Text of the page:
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Edition 8 - People

Giuseppe Corona

AMP Capital’s head of global listed infrastructure shares his life story which has earnt him a reputation among his peers as disciplined, determined and ever dapper.

Giuseppe Corona is staring at his phone when spotted in the foyer of the AMP Capital headquarters at Sydney’s Circular Quay. It’s early morning Australian eastern time, but late-night London time, where his wife and daughter live. Connectedness is a constant for a business commuter who spends much of his time away from home.

He glances up, recognises me, smiles and shakes my hand. He’s relatively softly spoken, with a noticeable Italian accent. We walk towards an automatic door and he steps aside so I can enter. When we sit, he pours me a cup of water, notwithstanding I’m asking him for the favour. Corona is, if nothing else, always courteous and attentive.

“I had an internship at JP Morgan when I was still at university,” Corona explains. “The director of the office was an old-style investment banker. He always arrived impeccably dressed. He told me never to put my hands in my pockets. He showed me that I needed to be respectful. He taught me how to speak to clients. He said whenever you turn up at a client meeting, be at the top of your game.”

But the most important lesson he learnt during that internship, Corona says, was that he had a job because of the clients. It’s a lesson that has stuck with him.

Corona was born and educated in Palermo, Italy. He won a scholarship to St John’s University. The school is the largest Catholic university in New York, but it also has a campus in Rome. He graduated in 1999 and moved straight to the big apple, into a job with investment bank Bear Stearns.

“I loved New York. From a professional standpoint, it was the very best place to work. Bear Stearns was a blue-collar investment bank and it was a meritocracy. I had a great career there. I started as an intern and ended up as a managing director seven years later. And personally, my wife and I had a great time living in New York.”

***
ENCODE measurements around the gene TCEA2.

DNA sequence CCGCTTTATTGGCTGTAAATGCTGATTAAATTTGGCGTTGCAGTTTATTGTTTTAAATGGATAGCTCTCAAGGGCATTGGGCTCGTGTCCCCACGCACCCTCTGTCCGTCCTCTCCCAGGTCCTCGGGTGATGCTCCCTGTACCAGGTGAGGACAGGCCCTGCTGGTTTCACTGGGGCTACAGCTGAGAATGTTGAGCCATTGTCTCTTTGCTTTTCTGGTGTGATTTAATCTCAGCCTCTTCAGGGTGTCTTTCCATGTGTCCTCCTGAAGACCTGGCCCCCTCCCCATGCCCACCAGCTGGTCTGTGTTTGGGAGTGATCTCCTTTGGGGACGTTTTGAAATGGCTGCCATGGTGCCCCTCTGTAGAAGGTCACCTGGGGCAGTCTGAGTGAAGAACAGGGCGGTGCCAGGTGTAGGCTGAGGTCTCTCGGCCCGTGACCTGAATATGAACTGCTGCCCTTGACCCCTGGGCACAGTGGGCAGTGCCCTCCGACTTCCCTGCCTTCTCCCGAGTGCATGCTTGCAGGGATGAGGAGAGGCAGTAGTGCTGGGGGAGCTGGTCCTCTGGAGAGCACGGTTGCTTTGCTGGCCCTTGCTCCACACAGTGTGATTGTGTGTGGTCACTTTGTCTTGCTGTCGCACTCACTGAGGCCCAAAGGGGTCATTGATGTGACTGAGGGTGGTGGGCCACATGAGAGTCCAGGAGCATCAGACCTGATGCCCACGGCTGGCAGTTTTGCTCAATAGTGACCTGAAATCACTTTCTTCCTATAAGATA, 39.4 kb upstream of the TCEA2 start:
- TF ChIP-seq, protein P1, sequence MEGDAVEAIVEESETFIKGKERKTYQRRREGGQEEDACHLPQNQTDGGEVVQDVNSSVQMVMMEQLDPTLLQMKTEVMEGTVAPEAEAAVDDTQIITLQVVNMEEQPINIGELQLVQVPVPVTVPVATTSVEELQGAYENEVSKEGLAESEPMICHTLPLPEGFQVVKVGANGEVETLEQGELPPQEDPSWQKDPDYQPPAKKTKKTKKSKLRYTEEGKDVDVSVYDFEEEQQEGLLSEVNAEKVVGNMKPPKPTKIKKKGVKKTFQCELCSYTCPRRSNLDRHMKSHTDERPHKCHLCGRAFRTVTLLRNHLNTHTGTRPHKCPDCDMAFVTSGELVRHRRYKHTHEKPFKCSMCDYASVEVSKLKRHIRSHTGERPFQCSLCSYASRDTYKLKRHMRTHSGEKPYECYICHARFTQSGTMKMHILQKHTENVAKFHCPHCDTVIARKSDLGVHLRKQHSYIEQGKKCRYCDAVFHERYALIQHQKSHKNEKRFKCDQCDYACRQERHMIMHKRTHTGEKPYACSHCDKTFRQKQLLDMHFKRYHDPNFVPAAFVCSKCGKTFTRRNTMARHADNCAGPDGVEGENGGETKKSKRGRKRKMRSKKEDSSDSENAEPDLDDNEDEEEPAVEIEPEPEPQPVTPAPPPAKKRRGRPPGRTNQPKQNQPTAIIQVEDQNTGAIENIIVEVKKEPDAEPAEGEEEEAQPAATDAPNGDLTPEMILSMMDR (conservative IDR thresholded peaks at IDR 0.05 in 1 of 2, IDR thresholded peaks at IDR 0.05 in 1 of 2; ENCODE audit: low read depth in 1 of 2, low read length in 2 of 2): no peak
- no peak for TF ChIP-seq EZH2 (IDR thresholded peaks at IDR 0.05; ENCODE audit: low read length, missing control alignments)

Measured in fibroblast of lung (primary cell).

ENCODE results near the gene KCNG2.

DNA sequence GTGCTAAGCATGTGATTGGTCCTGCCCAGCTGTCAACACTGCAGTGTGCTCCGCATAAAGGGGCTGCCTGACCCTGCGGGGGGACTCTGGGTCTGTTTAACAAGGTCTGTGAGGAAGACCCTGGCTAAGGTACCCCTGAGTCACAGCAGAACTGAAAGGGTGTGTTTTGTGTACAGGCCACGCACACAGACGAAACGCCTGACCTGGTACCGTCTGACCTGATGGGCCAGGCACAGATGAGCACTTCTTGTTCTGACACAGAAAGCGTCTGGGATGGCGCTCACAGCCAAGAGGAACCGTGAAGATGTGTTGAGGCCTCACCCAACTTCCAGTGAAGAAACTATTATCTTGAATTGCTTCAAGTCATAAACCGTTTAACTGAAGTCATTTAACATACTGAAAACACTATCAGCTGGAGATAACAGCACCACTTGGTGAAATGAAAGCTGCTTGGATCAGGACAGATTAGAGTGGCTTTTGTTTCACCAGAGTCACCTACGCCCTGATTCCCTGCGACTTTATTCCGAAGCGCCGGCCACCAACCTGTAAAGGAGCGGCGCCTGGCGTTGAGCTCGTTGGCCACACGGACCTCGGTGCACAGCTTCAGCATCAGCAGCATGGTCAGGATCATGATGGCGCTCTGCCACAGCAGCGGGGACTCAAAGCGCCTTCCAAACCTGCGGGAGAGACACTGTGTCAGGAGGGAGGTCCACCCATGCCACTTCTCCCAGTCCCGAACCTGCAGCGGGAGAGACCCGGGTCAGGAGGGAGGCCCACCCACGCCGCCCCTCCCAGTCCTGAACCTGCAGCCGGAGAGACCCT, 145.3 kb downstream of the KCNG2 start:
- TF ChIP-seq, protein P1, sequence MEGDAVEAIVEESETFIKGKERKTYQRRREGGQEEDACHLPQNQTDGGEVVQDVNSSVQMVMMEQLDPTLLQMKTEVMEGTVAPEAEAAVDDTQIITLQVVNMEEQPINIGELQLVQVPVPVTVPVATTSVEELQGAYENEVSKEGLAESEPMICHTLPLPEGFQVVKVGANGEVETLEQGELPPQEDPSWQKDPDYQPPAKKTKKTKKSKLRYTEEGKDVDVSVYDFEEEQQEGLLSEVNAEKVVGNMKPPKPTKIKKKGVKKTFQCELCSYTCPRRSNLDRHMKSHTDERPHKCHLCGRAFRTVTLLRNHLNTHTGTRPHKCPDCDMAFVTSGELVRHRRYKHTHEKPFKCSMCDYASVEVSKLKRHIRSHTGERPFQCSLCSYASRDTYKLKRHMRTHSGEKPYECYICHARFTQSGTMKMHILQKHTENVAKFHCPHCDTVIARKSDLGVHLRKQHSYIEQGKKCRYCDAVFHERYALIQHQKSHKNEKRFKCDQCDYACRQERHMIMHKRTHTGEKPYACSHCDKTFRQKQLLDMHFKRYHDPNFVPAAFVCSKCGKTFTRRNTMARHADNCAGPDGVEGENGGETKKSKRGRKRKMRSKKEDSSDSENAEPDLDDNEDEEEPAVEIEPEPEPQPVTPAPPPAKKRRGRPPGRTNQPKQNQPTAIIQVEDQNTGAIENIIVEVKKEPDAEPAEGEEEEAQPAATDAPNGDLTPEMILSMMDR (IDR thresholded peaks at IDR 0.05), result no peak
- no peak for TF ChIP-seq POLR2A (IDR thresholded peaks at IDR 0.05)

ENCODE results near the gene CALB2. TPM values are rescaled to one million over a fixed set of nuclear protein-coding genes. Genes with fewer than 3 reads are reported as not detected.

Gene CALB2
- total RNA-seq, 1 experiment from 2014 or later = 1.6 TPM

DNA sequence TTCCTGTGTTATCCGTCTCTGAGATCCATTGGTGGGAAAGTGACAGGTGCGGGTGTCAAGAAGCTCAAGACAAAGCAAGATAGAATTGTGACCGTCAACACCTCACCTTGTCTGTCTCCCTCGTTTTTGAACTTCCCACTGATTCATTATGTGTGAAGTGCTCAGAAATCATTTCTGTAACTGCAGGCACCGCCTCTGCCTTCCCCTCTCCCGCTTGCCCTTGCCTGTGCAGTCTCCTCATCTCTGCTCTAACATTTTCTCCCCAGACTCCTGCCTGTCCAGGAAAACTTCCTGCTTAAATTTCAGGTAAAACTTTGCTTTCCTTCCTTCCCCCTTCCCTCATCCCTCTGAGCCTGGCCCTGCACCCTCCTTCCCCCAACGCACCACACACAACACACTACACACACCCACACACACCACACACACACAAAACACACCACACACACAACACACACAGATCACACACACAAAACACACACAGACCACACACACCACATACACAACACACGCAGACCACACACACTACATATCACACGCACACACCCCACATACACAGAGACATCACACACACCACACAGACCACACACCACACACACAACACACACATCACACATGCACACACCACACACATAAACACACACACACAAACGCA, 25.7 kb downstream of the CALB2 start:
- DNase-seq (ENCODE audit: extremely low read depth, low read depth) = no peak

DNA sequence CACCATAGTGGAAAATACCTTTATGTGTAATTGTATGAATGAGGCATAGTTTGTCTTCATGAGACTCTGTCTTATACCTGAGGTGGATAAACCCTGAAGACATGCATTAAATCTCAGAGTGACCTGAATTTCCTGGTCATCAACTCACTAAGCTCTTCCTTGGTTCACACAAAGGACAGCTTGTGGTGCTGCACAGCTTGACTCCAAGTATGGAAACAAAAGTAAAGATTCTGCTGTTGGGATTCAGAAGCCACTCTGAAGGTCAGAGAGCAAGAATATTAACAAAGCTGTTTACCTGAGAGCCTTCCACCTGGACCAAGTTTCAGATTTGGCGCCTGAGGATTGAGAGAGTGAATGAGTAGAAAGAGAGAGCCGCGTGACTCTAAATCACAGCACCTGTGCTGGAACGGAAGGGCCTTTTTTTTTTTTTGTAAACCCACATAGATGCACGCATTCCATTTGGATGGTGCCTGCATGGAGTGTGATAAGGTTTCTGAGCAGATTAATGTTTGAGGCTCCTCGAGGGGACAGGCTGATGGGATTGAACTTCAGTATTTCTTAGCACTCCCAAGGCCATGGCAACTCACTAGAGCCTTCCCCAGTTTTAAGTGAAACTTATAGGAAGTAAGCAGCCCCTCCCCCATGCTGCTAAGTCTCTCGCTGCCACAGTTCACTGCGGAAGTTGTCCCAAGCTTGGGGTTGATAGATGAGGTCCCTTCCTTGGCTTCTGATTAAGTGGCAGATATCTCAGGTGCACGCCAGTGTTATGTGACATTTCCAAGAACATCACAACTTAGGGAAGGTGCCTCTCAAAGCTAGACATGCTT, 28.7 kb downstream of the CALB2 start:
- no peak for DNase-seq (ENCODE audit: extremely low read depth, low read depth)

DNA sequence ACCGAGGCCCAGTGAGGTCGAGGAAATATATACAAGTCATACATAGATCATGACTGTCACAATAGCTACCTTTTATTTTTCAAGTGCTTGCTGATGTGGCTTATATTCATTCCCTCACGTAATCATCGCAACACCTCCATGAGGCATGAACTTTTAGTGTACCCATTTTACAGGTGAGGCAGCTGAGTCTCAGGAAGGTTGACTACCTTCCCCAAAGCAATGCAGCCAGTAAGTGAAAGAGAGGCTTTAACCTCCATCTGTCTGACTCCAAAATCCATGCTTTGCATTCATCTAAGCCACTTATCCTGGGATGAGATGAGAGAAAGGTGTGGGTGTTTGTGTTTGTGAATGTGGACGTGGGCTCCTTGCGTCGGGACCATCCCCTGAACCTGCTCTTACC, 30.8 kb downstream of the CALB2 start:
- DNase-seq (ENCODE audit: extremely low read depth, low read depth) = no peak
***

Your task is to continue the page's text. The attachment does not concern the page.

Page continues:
“Of course, there were some significant events during that period, particularly 9/11. That impacted both of us and was a catalyst for some frank conversations. We decided we didn’t want to spend the rest of our lives in New York. My wife re-located to Milan in 2003, but it took me a few years to move back.”

“Bear Stearns provided me with great opportunity and so I used to commute between Milan and New York. It came to an end when Bear Stearns came to an end in 2008. That was quite a humbling experience.”

“I went back to Italy and looked for a job. I went from a city where I had a network to a place where no-one knew me.”

Corona eventually got a job in a Swiss investment bank, then as a sell-side analyst at BNP Paribas in Milan. For him it was like starting over. He had to build a new foundation. At BNP, he dealt with AMP Capital’s infrastructure funds. Eventually he was asked to interview for a job.

“The interview process was in January and February 2012. I got the job in March and had to relocate to London. Only problem was my wife was six months pregnant.”

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“We made it work. My wife was very supportive. She had been in banking so understood its demands. Again, I commuted, this time between Milan and London. Two years later the family moved to London. It was hard but if I look back, it was worth it.”

Work and family are constant competitors for many globe-trotting executives. Corona says you need to work at satisfying both. “I like swimming with my daughter. That’s what we do together. I was born on February 5, so my zodiac sign is a water one. I love the water and so does my daughter.”

“We travel together as a family. I don’t get sick of airplanes and there’s an island in the middle of the Mediterranean where we spend our (northern) summer.”